Gene (O. officinalis)W0614Wild Rice Collection ‘Oryzabase’; Kurata and Yamazaki, 2006Materials and methods: Identification and cloning of the Pik-1-integrated HMA domains from wild rice relatives
Gene (O. officinalis)W1200Wild Rice Collection ‘Oryzabase’; Kurata and Yamazaki, 2006Materials and methods: Identification and cloning of the Pik-1-integrated HMA domains from wild rice relatives
Gene (O. punctata)W1408Wild Rice Collection ‘Oryzabase’; Kurata and Yamazaki, 2006Materials and methods: Identification and cloning of the Pik-1-integrated HMA domains from wild rice relatives
Gene (O. punctata)W1514Wild Rice Collection ‘Oryzabase’; Kurata and Yamazaki, 2006Materials and methods: Identification and cloning of the Pik-1-integrated HMA domains from wild rice relatives
Gene (O. rhizomatis)W1808Wild Rice Collection ‘Oryzabase’; Kurata and Yamazaki, 2006Materials and methods: Identification and cloning of the Pik-1-integrated HMA domains from wild rice relatives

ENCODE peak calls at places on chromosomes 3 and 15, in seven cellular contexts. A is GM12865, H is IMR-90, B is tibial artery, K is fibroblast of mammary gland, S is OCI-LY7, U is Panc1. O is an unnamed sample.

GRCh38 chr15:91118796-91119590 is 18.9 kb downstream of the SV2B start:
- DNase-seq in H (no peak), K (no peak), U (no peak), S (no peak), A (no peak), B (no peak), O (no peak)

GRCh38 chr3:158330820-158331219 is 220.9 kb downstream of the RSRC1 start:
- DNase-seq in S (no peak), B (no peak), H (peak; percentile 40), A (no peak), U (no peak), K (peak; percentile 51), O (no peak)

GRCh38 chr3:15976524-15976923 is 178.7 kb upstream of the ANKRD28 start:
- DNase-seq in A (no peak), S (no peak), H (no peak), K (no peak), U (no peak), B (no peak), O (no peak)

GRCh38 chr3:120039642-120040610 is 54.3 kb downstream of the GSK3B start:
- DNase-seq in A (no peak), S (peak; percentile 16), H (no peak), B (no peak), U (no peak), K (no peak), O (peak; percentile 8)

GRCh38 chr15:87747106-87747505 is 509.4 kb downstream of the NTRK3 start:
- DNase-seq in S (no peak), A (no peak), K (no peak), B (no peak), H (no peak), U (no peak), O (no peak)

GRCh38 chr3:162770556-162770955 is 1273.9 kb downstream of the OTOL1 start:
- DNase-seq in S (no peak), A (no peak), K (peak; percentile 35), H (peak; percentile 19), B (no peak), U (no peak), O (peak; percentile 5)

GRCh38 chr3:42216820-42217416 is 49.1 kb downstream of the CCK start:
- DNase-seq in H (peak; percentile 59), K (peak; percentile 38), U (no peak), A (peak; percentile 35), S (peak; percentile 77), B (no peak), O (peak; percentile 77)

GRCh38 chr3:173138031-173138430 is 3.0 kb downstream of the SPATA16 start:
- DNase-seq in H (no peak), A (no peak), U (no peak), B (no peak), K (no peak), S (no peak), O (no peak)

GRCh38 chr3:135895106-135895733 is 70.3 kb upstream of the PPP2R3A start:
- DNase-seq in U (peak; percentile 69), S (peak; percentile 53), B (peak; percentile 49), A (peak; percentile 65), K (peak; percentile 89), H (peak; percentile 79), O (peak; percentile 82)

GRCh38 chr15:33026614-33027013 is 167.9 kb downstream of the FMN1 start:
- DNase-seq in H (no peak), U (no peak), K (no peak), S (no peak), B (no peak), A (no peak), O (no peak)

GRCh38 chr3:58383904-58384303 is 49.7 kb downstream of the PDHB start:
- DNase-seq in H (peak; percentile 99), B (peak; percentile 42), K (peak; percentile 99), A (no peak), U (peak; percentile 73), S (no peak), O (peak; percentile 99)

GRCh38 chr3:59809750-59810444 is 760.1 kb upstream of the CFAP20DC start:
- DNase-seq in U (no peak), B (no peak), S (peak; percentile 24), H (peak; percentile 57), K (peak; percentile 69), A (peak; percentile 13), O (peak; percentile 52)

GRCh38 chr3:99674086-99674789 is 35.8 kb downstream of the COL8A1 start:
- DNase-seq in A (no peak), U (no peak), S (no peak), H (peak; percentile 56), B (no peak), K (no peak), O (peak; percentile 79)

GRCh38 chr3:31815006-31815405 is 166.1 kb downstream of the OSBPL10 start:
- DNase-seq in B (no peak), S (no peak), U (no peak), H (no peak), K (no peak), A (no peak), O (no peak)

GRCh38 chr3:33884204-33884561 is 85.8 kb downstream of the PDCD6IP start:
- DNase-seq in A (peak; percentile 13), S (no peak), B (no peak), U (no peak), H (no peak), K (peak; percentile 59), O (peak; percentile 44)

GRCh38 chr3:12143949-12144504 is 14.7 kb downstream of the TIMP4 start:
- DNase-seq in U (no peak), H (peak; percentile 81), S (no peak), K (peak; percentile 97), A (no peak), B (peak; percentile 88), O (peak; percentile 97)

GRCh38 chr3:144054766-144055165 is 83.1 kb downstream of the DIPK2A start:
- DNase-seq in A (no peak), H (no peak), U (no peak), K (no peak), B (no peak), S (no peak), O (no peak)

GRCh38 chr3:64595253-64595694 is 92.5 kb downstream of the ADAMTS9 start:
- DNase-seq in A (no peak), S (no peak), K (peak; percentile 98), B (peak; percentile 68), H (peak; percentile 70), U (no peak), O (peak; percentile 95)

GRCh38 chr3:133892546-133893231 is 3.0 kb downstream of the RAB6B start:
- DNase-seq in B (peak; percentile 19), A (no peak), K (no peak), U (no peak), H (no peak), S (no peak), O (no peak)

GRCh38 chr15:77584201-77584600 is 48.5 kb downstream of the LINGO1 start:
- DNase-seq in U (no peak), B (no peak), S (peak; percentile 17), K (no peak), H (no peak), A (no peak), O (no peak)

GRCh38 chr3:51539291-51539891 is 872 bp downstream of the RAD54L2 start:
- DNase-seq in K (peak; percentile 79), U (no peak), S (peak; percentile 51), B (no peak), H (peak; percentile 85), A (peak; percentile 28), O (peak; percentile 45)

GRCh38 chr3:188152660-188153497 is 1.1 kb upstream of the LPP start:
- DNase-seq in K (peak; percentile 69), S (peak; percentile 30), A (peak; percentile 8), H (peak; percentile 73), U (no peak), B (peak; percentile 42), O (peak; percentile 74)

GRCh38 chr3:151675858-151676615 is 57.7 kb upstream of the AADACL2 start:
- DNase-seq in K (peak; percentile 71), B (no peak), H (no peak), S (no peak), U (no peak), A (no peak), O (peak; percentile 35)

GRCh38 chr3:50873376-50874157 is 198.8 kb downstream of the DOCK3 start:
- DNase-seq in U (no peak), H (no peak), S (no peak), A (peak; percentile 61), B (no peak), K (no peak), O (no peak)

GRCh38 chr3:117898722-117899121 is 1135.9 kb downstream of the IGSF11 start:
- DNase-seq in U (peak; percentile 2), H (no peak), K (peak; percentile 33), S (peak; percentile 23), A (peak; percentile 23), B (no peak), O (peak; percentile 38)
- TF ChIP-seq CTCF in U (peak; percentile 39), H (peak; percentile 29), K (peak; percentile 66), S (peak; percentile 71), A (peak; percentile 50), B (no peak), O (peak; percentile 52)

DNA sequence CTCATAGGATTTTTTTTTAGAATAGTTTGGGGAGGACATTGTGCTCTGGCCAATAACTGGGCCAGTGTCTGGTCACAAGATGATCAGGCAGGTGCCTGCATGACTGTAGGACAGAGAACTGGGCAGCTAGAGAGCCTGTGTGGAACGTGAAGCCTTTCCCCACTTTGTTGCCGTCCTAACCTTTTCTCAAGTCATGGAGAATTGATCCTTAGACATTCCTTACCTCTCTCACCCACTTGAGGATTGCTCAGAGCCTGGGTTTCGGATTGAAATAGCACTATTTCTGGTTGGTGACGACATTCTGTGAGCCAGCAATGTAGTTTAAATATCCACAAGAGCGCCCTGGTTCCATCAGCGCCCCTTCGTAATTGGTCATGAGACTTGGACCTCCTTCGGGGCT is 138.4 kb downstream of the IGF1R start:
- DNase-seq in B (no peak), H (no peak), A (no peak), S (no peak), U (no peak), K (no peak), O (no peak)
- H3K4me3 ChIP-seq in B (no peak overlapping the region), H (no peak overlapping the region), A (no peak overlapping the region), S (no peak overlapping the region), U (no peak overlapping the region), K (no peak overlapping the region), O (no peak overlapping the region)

Gene (O. ridleyi)W0001Wild Rice Collection ‘Oryzabase’; Kurata and Yamazaki, 2006Materials and methods: Identification and cloning of the Pik-1-integrated HMA domains from wild rice relatives
Gene (O. ridleyi)W2035Wild Rice Collection ‘Oryzabase’; Kurata and Yamazaki, 2006Materials and methods: Identification and cloning of the Pik-1-integrated HMA domains from wild rice relatives
Gene (O. rufipogon)W2003Wild Rice Collection ‘Oryzabase’; Kurata and Yamazaki, 2006Materials and methods: Identification and cloning of the Pik-1-integrated HMA domains from wild rice relatives
Gene (O. rufipogon)W1715Wild Rice Collection ‘Oryzabase’; Kurata and Yamazaki, 2006Materials and methods: Identification and cloning of the Pik-1-integrated HMA domains from wild rice relatives
Gene (O. rufipogon/ O. meridionalis)W2117Wild Rice Collection ‘Oryzabase’; Kurata and Yamazaki, 2006Materials and methods: Identification and cloning of the Pik-1-integrated HMA domains from wild rice relatives
Gene (O. brachyantha)LOC102699268GenBankMaterials and methods: Phylogenetic analyses of rice HMA domains andancestral sequence reconstruction